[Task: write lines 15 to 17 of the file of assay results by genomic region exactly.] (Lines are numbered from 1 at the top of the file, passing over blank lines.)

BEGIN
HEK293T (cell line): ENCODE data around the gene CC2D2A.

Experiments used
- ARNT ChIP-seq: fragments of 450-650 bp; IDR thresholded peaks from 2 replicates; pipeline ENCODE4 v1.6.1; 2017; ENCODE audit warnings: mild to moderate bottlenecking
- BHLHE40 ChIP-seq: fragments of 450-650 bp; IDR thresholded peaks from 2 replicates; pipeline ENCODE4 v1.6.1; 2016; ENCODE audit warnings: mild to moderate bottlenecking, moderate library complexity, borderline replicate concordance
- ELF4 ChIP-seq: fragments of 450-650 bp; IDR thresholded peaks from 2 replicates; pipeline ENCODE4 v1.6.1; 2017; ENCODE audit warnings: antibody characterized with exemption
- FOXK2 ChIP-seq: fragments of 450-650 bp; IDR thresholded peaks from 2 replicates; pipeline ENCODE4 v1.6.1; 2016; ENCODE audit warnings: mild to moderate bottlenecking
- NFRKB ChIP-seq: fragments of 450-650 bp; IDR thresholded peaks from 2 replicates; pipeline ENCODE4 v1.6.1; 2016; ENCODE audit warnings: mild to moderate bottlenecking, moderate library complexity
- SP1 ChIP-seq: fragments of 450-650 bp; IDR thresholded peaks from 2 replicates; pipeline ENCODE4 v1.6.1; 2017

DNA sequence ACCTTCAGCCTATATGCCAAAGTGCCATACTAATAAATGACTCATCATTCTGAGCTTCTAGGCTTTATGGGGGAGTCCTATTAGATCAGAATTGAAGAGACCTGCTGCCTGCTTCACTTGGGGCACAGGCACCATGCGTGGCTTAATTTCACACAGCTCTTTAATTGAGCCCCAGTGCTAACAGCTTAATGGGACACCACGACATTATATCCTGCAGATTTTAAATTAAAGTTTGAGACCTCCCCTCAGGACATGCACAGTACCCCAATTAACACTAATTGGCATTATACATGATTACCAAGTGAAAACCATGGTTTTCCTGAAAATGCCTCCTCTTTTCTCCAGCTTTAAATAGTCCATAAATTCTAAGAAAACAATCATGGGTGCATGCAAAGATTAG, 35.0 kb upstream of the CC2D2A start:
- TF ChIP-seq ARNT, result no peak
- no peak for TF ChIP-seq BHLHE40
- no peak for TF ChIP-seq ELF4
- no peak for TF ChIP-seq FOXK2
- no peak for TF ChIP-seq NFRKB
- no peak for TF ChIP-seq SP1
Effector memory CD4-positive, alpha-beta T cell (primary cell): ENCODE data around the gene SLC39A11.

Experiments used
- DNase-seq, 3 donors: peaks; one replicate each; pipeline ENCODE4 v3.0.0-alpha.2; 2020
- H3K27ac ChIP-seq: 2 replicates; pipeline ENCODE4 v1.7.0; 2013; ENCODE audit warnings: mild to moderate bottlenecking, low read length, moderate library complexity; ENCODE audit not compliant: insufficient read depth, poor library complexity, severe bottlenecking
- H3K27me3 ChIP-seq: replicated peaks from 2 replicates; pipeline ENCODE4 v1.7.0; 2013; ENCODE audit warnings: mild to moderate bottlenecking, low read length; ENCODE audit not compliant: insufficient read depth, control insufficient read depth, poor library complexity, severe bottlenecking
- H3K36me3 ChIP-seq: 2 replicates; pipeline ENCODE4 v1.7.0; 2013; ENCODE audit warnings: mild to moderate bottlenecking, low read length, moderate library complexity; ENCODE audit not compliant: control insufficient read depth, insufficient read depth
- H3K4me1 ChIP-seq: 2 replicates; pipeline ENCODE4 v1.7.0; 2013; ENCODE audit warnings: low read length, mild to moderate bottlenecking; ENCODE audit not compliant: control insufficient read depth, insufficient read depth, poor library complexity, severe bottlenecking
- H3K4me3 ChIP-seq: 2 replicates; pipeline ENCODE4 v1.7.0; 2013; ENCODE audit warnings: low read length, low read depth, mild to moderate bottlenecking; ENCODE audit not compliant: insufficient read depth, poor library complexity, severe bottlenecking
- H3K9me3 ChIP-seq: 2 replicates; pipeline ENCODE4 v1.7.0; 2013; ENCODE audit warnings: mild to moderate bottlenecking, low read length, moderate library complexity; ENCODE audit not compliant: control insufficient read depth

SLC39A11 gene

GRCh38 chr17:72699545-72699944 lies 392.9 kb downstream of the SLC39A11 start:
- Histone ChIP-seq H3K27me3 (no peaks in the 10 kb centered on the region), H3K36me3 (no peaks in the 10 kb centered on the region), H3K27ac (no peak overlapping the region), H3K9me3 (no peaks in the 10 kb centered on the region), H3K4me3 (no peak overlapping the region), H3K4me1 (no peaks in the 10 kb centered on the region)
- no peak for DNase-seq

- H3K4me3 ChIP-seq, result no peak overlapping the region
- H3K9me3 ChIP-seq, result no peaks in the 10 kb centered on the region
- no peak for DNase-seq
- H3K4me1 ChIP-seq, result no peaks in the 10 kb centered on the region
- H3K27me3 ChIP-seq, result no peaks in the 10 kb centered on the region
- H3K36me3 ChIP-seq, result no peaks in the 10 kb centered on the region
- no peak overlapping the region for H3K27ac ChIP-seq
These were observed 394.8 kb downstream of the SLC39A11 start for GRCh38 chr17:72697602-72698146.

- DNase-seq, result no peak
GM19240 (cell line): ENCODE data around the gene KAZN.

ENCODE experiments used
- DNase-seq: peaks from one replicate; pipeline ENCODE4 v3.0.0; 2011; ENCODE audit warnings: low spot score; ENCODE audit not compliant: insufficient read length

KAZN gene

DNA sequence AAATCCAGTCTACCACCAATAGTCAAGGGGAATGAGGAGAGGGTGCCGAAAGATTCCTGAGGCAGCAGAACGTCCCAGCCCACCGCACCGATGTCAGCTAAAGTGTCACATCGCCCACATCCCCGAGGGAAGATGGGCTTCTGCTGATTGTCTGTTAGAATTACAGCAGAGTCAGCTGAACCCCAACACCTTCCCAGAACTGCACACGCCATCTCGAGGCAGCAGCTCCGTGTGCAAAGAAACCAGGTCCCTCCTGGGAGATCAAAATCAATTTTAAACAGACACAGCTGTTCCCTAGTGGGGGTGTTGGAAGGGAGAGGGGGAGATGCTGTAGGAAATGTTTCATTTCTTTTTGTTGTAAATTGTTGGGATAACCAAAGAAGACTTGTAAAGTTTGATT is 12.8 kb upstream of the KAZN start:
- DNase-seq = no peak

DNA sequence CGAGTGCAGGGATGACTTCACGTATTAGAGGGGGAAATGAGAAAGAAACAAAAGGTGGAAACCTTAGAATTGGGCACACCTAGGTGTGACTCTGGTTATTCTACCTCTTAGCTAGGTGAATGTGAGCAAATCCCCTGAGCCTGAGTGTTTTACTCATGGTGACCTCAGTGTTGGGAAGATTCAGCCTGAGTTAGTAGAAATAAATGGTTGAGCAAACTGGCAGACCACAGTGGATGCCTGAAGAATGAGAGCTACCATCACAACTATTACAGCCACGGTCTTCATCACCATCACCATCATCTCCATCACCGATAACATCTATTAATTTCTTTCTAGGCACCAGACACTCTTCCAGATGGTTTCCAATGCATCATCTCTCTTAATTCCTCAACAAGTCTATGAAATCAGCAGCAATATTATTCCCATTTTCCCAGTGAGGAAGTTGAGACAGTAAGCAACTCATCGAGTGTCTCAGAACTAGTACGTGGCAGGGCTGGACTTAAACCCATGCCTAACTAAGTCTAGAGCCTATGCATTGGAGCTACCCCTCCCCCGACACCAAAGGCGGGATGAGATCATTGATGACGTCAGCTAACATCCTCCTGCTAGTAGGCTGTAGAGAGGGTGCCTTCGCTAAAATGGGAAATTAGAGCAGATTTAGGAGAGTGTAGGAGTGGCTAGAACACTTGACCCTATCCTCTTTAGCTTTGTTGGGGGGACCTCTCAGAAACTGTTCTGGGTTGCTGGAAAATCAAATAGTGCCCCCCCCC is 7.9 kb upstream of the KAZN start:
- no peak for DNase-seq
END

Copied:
- no peak for TF ChIP-seq SP1
Effector memory CD4-positive, alpha-beta T cell (primary cell): ENCODE data around the gene SLC39A11.

Experiments used